My wife and I weren’t even planning on buying HBO until Sunday, so we can catch that Game of Thrones. But once Beyoncé’s name starting blowing up in my texts and social media, we were like, “let’s go ahead and start this subscription a day early because clearly Beyoncé has something she wants to say to the world and who are we to not lend our ear.”
And I have to admit, I fell asleep about 40 minutes in. I was tired, just getting back from a business trip, and my son was going a mile a minute. I just put him down for the night minutes before my wife and I pressed play on “Lemonade.” I felt a little guilty when I woke up five minutes later, realizing I missed something crucial. I ran it back early this morning. Because that’s what you do when Beyoncé has your inbox going nuts. That’s what you do when you wife, or your sister, or your mother, or your daughter has something to say to you that you miss or don’t quite understand. You ask them to run it back so you truly understand what they wanted you to know.
After re-watching “Lemonade,” I was able to understand why it connected.
And I’m not here to judge her form of artistic expression. I’m not here to deconstruct her symbolism or visuals. I’m here to bask in the most current final version of Yoncé’s expression for the people. At this point in Beyoncé’s life and career, she knows her every move is under a microscope. If she sneezed at a restaurant, it would be on TMZ within 10 minutes of the next news cycle. So any media she purposefully releases is crafted. And I firmly believe “Lemonade” was no exception.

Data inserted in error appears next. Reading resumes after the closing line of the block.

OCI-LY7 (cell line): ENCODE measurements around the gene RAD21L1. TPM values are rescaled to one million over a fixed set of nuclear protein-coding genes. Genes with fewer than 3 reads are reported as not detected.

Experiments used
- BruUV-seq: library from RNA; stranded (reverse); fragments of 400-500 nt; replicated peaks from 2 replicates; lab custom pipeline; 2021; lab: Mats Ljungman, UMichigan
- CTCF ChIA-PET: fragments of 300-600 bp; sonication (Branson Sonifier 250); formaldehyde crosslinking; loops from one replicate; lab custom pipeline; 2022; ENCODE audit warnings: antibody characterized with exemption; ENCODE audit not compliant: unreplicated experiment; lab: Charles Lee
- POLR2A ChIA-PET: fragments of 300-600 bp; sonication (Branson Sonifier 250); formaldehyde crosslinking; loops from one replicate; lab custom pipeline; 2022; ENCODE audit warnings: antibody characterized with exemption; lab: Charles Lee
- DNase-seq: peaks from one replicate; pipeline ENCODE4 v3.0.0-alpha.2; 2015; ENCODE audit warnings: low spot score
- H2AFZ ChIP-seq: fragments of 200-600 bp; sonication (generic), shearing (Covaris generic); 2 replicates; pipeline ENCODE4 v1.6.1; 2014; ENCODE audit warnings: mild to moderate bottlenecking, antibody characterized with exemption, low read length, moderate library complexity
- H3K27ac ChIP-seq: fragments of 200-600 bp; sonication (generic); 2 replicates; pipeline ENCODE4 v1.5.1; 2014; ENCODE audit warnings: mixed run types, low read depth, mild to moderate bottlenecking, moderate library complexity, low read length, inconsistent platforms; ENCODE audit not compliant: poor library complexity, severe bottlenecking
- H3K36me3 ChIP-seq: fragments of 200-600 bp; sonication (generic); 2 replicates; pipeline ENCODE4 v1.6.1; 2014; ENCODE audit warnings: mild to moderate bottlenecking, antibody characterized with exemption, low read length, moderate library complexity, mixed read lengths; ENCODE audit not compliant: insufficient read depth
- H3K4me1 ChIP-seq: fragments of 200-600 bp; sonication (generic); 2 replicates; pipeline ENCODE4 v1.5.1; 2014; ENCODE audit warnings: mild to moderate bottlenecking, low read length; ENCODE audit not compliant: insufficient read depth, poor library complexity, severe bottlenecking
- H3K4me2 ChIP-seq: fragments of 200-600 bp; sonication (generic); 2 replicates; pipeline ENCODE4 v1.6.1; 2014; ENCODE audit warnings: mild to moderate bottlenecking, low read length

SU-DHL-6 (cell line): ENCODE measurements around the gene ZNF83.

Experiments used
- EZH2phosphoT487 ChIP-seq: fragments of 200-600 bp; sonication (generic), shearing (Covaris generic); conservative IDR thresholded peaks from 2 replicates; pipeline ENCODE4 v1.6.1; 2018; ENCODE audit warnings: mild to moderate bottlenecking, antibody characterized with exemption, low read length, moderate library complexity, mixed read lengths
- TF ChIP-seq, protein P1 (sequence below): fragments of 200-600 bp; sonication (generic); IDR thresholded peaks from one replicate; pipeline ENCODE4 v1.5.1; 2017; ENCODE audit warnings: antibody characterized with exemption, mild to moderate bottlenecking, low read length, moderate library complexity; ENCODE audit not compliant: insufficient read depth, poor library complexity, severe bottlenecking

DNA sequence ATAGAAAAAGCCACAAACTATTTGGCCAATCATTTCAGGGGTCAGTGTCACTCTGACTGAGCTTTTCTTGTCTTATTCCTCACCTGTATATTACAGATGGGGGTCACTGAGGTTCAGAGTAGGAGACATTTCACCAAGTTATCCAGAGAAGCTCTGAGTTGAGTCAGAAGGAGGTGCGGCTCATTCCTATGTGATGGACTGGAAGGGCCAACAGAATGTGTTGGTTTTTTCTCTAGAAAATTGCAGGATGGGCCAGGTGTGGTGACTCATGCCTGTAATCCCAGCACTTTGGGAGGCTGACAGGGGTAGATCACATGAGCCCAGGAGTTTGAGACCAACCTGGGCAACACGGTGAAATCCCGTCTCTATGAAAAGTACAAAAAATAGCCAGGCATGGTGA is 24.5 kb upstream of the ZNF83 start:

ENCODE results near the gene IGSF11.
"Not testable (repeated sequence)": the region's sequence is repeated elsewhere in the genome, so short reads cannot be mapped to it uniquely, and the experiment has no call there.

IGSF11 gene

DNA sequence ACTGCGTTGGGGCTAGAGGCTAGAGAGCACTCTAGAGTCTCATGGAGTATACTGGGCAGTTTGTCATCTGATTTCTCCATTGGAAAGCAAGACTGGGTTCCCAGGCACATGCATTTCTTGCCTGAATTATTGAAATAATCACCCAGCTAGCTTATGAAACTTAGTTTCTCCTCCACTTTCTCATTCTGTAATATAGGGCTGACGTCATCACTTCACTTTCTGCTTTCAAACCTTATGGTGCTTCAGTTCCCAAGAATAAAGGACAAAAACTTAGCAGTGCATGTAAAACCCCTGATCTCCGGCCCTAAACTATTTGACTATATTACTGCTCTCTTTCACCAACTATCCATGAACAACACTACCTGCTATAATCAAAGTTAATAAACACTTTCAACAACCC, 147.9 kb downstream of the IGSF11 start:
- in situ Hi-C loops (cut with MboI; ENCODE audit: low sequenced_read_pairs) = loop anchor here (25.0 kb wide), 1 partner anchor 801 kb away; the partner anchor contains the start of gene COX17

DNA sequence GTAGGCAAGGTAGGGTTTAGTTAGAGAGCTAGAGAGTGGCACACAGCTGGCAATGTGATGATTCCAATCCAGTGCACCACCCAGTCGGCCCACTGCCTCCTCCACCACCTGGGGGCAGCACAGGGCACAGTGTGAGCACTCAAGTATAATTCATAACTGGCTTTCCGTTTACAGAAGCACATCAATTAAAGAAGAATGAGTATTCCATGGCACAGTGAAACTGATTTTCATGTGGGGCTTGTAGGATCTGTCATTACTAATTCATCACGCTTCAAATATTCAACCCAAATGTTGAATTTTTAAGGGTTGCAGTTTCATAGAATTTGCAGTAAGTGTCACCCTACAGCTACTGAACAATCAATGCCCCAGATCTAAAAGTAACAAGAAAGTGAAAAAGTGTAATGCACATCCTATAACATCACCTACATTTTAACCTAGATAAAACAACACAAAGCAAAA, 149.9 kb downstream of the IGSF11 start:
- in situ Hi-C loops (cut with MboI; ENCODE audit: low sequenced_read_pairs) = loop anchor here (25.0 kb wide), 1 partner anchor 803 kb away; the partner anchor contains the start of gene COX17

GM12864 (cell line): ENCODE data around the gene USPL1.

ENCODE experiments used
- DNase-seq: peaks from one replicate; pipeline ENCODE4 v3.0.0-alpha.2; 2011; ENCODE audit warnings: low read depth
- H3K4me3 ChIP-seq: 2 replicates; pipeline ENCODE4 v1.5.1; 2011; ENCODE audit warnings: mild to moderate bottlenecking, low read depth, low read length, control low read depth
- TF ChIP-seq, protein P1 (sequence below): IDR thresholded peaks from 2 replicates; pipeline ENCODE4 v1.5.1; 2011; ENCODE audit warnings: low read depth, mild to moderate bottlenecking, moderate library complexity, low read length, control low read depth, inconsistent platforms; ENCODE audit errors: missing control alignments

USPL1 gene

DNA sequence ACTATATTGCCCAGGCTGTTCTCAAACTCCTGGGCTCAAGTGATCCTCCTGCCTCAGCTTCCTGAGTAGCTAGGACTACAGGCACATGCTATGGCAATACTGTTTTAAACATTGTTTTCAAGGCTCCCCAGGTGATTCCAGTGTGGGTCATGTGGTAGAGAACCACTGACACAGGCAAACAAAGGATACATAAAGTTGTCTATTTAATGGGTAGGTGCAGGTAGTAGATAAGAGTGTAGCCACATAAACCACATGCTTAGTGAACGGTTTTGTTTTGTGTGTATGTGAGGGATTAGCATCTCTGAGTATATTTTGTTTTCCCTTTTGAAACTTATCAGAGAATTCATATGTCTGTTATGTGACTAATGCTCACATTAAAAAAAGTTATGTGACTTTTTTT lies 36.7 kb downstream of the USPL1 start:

My wife and I sat in silence as we were washed in purposeful visual and meticulous imagery. It was a story so many women know. So many people know. Betrayal. Emptiness. Hope. And hopefully Redemption. It was every woman’s story. Too many. It was also simply a human story. Told through Beyoncé’s eyes. Joined by so many other women at her side, it was impossible to not take notice of the power—or prowess. As usual, Beyoncé was making a statement. But anyone, who has Serena Williams kindly reminding everyone else of how to correctly execute the twerk, is clearly making a statement.
She made me want to understand it. I felt she was giving voice to the millions of screaming voiceless. The screaming tale of betrayal too common to wedded women, who once smiled on their wedding days with all the hope that they would never live that story.
Long before many artists ever reach the Beyoncé-level status and influence, they drop some cliché third album titled some derivative of Evolve or Evolution. We’ve witnessed Beyoncé’s actual evolution from teenager, young professional, business woman, global icon, wife and mother. She’s documented her journey without throwing it in our face that she’s growing up—and now with “Lemonade”—actually grown. Not only is she grown as a person and a woman, but as an icon who’s aware what she does and says makes a difference. “Lemonade” much like “Formation,” chooses sides. She is standing for her marriage, her music, her family and every woman who has the audacity to hope for something better in their own lives. The hope for justice served, the hope of a tranquil home, the hope of safe children, the hope for a voice.
And it was past hope.
It was staking a claim for what should be.
BMWK, what were your thoughts on “Lemonade?” Do you agree that it was a glimpse at her maturity or something else?
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